Are you scared to tread in this water? Discussing finances with your significant other can be difficult and worrisome. After all, this can be a delicate topic for some.
My wife and I have been happily married for over seven years. We are successful in managing our finances in separate accounts. As a result, personal finance has not put a stress on our relationship. Although, most "financial experts" think this is a disaster. It works for my wife and I, and has done so for the 7 years. In fact, we have very rarely had an argument over finances. Thus, the reason to share this system and the process we implemented.
Disclaimer, every situation is different and unique. In other words, there is not a one shoe fits all approach to personal finance. Therefore, each person and family should manage their finances to fit. Still interested in reading about unorthodox finances in marriage?
If you are, I will share:
- Our Income Situation
- Why I Believe Separate Finances Works for Us
- How We Manage Bills
- Financial Position Check-Ins
- How We Manage Investments
Our Income Situation
My wife and I both work full-time jobs. We are both career and goal driven. Undoubtedly, time management and communication has been key. Namely, when balancing careers with family time. Overall, we have managed this well. We are both compensated nicely. As such, there is no plan for one of us to stay at home full time. This would not be a financially savvy move. I can proudly proclaim that momma is the bread-winner.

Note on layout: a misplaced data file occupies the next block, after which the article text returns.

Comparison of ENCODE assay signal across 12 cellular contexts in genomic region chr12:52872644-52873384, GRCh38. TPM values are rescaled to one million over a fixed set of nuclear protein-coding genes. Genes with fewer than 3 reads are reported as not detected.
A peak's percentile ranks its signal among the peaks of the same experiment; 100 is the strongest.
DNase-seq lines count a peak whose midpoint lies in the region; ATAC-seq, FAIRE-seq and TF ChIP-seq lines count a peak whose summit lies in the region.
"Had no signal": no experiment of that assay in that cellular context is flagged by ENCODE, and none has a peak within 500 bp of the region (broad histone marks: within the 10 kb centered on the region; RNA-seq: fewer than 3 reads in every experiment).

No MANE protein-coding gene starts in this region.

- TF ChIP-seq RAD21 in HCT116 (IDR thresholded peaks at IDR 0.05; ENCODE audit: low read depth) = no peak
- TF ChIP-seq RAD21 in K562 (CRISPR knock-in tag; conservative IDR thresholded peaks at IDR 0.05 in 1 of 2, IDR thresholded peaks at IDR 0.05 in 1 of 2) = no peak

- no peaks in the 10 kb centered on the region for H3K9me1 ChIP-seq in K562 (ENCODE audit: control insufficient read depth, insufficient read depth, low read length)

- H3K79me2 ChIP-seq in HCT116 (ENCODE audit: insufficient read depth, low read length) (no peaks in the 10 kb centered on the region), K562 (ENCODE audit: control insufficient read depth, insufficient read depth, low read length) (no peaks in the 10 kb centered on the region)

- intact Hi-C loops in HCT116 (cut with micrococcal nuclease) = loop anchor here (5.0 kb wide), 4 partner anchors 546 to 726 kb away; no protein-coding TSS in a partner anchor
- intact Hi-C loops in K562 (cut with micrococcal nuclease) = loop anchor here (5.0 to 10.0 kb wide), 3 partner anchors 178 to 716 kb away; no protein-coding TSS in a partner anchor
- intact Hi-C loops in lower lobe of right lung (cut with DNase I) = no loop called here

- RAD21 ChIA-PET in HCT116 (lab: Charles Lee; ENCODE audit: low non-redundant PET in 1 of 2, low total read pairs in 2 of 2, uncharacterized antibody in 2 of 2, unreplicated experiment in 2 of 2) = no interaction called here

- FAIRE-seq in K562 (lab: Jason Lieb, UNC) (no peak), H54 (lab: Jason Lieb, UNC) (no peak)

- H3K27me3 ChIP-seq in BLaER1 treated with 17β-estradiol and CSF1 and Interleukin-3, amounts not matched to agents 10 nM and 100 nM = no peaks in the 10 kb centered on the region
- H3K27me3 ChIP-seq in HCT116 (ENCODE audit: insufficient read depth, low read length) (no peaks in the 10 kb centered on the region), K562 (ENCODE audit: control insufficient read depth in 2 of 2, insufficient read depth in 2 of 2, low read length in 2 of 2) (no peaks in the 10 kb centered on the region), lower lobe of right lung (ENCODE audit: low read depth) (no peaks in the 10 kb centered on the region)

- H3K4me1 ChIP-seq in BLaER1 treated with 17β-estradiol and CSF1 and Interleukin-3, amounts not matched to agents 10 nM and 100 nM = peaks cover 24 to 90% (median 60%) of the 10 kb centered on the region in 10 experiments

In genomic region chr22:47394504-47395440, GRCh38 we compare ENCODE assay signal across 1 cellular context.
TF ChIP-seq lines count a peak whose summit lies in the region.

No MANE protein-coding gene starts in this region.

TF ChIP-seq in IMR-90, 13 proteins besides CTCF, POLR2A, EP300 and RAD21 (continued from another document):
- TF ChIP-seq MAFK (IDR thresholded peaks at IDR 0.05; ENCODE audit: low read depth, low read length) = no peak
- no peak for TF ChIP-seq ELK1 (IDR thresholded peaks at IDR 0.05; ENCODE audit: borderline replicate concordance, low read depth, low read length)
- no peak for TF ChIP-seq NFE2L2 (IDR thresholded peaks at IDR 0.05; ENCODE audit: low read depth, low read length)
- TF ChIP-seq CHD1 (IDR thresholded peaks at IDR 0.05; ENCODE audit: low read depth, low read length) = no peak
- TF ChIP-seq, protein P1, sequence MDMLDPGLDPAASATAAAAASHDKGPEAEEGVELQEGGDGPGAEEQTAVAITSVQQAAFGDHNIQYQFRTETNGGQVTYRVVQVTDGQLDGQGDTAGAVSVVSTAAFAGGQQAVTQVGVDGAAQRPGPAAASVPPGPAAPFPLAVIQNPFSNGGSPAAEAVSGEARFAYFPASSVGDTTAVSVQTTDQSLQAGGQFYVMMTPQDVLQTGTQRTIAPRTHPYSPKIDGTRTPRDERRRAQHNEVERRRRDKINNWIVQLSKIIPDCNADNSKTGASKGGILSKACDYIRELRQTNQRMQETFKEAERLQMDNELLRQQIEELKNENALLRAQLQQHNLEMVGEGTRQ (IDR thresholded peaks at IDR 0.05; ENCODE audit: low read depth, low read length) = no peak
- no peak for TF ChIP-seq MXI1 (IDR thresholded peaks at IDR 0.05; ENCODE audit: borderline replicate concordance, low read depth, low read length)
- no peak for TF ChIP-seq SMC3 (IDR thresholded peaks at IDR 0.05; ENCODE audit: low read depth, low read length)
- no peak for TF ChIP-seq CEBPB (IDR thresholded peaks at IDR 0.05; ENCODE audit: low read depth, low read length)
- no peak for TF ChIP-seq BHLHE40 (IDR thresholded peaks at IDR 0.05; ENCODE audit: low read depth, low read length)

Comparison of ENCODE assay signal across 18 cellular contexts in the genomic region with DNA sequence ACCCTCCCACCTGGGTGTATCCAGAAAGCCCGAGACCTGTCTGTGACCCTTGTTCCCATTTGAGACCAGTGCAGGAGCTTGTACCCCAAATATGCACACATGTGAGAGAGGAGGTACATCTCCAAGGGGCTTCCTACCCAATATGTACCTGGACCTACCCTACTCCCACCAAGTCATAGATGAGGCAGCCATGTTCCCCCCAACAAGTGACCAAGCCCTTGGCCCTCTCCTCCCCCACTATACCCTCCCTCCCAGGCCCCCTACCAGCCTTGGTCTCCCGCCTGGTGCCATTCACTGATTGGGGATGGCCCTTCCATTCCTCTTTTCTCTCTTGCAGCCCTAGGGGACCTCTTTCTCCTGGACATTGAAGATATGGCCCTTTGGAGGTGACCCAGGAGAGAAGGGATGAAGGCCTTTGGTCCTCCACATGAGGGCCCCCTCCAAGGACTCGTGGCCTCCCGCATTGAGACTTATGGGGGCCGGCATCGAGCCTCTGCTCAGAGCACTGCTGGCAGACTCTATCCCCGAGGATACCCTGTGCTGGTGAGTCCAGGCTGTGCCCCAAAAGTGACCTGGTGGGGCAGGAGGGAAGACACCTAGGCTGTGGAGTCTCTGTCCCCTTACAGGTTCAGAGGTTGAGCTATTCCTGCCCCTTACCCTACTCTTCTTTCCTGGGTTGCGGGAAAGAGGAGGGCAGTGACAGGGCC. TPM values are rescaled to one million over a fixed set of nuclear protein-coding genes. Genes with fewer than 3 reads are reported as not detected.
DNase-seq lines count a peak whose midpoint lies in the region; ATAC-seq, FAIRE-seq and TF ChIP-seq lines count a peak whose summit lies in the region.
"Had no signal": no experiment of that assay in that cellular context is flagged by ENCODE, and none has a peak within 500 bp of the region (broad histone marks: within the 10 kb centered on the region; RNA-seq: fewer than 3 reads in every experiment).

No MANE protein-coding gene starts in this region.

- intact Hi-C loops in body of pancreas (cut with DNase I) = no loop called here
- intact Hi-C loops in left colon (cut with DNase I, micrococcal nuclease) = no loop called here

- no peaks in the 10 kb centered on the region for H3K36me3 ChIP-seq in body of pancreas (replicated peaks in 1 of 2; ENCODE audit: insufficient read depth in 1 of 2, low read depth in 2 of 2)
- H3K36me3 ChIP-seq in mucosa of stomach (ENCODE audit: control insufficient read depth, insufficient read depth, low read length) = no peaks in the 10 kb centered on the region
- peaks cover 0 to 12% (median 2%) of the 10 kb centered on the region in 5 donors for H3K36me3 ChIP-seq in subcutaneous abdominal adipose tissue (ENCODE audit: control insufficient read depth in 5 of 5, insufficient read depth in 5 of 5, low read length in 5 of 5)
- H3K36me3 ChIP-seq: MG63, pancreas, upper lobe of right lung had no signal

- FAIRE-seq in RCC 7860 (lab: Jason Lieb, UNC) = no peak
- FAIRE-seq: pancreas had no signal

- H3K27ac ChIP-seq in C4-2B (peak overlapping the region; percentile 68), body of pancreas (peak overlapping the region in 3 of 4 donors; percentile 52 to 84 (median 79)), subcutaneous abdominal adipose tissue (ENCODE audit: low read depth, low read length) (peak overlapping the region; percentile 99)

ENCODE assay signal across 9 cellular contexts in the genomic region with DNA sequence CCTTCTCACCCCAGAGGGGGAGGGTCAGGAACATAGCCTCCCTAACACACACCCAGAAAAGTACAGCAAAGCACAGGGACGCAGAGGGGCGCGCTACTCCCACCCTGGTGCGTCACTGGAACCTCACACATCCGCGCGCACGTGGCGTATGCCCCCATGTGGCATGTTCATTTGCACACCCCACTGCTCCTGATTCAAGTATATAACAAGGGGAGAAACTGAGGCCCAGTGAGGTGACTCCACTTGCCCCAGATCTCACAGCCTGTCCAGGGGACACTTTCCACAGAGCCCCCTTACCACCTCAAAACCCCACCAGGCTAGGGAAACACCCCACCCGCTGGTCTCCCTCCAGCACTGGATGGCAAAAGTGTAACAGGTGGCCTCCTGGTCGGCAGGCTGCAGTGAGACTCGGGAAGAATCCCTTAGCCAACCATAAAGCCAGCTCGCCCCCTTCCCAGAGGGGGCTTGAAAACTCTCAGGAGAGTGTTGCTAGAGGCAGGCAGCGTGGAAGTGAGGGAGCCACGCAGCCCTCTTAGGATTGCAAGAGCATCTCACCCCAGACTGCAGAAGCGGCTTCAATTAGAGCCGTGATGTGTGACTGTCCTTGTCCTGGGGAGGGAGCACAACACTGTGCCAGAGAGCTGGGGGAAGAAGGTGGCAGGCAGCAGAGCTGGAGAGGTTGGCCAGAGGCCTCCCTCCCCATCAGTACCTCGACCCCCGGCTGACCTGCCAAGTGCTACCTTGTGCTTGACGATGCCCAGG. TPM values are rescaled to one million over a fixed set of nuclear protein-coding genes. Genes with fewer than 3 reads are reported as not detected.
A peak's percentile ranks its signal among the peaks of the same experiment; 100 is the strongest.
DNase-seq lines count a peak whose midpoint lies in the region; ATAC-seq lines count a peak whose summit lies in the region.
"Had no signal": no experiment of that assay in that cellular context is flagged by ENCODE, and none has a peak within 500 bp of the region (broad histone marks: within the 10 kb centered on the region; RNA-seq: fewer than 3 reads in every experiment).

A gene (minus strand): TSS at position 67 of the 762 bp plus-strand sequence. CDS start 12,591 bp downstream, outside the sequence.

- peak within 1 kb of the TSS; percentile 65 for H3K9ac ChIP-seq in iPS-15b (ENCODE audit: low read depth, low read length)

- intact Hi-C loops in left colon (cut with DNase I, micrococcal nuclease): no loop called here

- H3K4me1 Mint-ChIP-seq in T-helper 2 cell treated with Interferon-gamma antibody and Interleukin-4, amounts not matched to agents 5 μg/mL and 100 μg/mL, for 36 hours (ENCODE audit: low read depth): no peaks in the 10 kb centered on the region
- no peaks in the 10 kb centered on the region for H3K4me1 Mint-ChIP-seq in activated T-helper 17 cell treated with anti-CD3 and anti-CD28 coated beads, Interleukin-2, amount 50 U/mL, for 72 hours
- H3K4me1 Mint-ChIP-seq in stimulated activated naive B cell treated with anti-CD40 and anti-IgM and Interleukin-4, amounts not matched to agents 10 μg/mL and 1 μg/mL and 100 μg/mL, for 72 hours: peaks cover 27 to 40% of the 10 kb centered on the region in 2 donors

All of our accounts are managed separately. Any account you can imagine. Our checking, savings, 401(k)'s, IRA's, credit cards, etc. are exclusive. Her accounts are completely managed by her. Likewise, I control my own accounts.
However, we still consider all of money to be mutual. Besides, the vows stated were for richer, for poorer. We consider ourselves a team and position ourselves accordingly. This includes our financial goal of investing in real estate in the near future.
Our unorthodox finances in marriage started when we said "I do." Actually, it probably started sooner than that. We both had separate accounts heading into our wedding day. The wedding's expenses were split 50/50 between the two of us. We communicated our expectations and budgets for the big day prior to making commitments.
After the wedding we opened 1 savings account. This was where we placed our monetary gifts received from the wedding. We agreed to every dollar spent from that account. As well as that, we each maintained our other accounts. There were talks of transitioning into shared accounts. Neither of us followed through with it.
Subsequently, we kept separate accounts since. We do not have any intention of changing this model. We are both happy. Most importantly, we never argue over finances.